The release of Apple's next iPhone hasn't even been confirmed yet, but that hasn't stopped enthusiastic vendors using China's most popular e-commerce site, Taobao, from starting to advertise the device.
Listings on the Chinese equivalent of eBay claiming to offer the iPhone 5 for pre-order (see image, top) have been cropping up this week, despite the fact that the handset's moniker exists solely in the public imagination and the expected autumn release date is still pure speculation - though Know Your Mobile today cited a "reliable industry source" as confirming a 7 August announcement date for the device.
Mock-up images and projected spec lists feature in many of the listings, which generally ask for a deposit in the region of £100. Some sellers, however, are already demanding full payment, and others are being especially opportunistic by asking for a full payment of over £700.
"Demand is high. Yesterday someone just bought two phones. Altogether we have about two dozen orders," said one seller on Taobao who went by the nickname Xiaoyu, according to the national daily that first pushed the story.
It is thought that the online entrepeneurs are banking on a sophisticated smuggling operation involving external markets, as the latest technology typically goes on sale in places like Hong Kong, Japan, and the US well before it hits mainland China, with both manufacturers and network providers having to laboriously iron out the finer points of releases and service deals to satisfy the stringent regulations imposed by the ruling Communist Party.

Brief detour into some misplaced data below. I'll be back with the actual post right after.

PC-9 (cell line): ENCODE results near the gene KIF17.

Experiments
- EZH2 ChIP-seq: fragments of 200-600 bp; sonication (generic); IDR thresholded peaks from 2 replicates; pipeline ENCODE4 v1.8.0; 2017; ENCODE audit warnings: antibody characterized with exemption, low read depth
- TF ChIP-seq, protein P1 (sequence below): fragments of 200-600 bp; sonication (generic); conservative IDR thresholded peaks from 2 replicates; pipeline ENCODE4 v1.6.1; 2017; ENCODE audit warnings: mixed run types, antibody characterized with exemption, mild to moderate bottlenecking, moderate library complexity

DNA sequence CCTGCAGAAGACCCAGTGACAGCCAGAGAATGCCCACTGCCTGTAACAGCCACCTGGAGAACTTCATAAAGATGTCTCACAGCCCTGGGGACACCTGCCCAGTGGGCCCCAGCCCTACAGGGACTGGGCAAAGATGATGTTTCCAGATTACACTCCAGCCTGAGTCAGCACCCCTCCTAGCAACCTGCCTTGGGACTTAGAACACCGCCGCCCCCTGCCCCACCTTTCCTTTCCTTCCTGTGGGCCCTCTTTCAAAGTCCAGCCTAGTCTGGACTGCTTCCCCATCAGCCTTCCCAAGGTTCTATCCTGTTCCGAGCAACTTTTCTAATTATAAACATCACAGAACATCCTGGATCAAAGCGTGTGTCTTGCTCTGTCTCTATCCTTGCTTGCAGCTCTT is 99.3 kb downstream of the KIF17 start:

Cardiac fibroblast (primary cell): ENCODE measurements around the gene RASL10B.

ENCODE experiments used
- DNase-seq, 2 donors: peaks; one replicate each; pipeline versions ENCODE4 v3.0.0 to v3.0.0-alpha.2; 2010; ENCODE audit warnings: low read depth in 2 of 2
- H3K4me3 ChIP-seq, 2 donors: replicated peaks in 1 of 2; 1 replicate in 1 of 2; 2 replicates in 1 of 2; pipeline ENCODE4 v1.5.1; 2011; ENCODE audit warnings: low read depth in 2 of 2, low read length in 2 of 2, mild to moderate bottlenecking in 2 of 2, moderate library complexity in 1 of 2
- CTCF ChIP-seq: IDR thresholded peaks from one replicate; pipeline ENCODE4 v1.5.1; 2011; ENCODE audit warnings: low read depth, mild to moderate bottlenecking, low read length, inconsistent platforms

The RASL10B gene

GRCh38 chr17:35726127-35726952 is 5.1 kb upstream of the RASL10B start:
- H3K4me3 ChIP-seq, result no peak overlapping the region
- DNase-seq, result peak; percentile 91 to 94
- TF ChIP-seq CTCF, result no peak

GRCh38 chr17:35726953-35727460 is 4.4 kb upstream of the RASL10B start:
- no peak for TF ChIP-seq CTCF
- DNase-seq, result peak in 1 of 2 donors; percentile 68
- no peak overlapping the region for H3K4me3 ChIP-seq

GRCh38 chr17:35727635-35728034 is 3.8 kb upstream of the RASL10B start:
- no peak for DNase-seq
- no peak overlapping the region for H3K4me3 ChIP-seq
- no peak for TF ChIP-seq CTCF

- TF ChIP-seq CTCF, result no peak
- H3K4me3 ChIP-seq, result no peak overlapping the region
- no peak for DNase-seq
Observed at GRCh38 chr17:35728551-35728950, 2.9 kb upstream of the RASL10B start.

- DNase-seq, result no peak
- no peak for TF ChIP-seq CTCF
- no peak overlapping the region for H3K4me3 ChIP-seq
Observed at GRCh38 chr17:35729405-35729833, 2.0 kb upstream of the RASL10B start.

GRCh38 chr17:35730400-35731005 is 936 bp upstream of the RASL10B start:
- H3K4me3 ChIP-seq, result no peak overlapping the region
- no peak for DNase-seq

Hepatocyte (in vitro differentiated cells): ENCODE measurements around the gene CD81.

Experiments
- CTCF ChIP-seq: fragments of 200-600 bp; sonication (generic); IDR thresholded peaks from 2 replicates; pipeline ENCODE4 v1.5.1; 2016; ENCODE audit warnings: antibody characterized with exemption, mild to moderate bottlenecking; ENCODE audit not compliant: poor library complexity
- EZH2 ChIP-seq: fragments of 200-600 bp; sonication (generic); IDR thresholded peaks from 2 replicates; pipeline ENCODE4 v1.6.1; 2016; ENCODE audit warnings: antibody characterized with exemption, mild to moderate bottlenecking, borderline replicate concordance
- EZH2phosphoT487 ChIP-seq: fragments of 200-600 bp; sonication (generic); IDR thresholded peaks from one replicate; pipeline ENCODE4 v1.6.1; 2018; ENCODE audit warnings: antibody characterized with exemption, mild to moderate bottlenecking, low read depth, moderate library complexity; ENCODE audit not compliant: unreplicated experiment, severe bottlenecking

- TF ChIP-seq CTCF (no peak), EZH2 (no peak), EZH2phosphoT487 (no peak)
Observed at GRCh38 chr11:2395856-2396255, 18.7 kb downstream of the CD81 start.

Concurrent with news of the iPhone 5's 'descent' on to online marketplaces, was a new set of photos purporting to show the next-gen iPhone (right, next to an iPhone 4). These emerged via Kitguru, but the website has since taken down the images, citing "external pressure, which we are unable to detail publicly". However, they have already been widely distributed across the web.
These also follow on from images alleging to show an engineering sample of the upcoming mobile.
The latest pictures show a number of key design features, including a larger display and smaller dock connector heavily rumoured for some time now. The next iPhone will also run on a refreshed operating system, iOS 6, which Apple announced at its WWDC 2012 not too long ago.
The frenzy surrounding the latest iPhone is one indicator of the massive demand for Apple products in China, where official retailers are short on the ground and buyers tend to be drawn to a grey market to buy their products.
Emerging markets feature heavily in the plans of virtually all electronics companies, with Apple recently unveiling iPhone support for popular Chinese search engine Baidu as part of its drive to localise its product range.